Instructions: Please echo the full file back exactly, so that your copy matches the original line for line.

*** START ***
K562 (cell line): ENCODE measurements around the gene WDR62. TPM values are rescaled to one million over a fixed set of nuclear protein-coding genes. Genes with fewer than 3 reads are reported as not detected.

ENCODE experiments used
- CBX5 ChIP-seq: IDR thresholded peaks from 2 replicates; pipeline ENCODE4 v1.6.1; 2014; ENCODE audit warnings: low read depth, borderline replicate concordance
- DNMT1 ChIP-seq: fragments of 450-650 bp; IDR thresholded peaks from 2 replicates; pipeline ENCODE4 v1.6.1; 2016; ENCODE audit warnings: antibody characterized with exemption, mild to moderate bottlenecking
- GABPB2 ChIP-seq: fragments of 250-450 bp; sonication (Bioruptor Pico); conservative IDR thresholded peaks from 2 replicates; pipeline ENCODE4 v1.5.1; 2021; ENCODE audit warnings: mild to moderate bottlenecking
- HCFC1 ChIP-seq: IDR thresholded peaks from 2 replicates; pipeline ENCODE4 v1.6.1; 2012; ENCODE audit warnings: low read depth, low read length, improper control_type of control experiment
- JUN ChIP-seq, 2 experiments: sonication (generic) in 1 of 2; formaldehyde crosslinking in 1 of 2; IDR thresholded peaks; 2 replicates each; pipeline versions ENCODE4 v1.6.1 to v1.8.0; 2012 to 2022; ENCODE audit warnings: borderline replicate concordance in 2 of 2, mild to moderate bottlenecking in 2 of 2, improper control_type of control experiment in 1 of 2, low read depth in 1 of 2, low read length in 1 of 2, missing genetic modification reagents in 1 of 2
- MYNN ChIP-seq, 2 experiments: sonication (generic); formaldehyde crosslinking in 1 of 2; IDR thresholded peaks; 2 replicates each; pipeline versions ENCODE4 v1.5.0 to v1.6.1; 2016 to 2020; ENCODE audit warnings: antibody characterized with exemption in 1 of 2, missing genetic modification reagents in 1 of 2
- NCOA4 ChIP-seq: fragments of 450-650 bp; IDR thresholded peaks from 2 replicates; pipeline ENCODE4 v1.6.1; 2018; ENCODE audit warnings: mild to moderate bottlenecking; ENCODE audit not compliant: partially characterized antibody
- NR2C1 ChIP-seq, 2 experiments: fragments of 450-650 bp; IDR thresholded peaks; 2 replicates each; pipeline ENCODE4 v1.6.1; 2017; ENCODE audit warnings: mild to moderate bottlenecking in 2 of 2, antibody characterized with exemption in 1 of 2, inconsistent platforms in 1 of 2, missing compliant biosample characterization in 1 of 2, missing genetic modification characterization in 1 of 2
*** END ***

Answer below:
K562 (cell line): ENCODE measurements around the gene WDR62. TPM values are rescaled to one million over a fixed set of nuclear protein-coding genes. Genes with fewer than 3 reads are reported as not detected.

ENCODE experiments used
- CBX5 ChIP-seq: IDR thresholded peaks from 2 replicates; pipeline ENCODE4 v1.6.1; 2014; ENCODE audit warnings: low read depth, borderline replicate concordance
- DNMT1 ChIP-seq: fragments of 450-650 bp; IDR thresholded peaks from 2 replicates; pipeline ENCODE4 v1.6.1; 2016; ENCODE audit warnings: antibody characterized with exemption, mild to moderate bottlenecking
- GABPB2 ChIP-seq: fragments of 250-450 bp; sonication (Bioruptor Pico); conservative IDR thresholded peaks from 2 replicates; pipeline ENCODE4 v1.5.1; 2021; ENCODE audit warnings: mild to moderate bottlenecking
- HCFC1 ChIP-seq: IDR thresholded peaks from 2 replicates; pipeline ENCODE4 v1.6.1; 2012; ENCODE audit warnings: low read depth, low read length, improper control_type of control experiment
- JUN ChIP-seq, 2 experiments: sonication (generic) in 1 of 2; formaldehyde crosslinking in 1 of 2; IDR thresholded peaks; 2 replicates each; pipeline versions ENCODE4 v1.6.1 to v1.8.0; 2012 to 2022; ENCODE audit warnings: borderline replicate concordance in 2 of 2, mild to moderate bottlenecking in 2 of 2, improper control_type of control experiment in 1 of 2, low read depth in 1 of 2, low read length in 1 of 2, missing genetic modification reagents in 1 of 2
- MYNN ChIP-seq, 2 experiments: sonication (generic); formaldehyde crosslinking in 1 of 2; IDR thresholded peaks; 2 replicates each; pipeline versions ENCODE4 v1.5.0 to v1.6.1; 2016 to 2020; ENCODE audit warnings: antibody characterized with exemption in 1 of 2, missing genetic modification reagents in 1 of 2
- NCOA4 ChIP-seq: fragments of 450-650 bp; IDR thresholded peaks from 2 replicates; pipeline ENCODE4 v1.6.1; 2018; ENCODE audit warnings: mild to moderate bottlenecking; ENCODE audit not compliant: partially characterized antibody
- NR2C1 ChIP-seq, 2 experiments: fragments of 450-650 bp; IDR thresholded peaks; 2 replicates each; pipeline ENCODE4 v1.6.1; 2017; ENCODE audit warnings: mild to moderate bottlenecking in 2 of 2, antibody characterized with exemption in 1 of 2, inconsistent platforms in 1 of 2, missing compliant biosample characterization in 1 of 2, missing genetic modification characterization in 1 of 2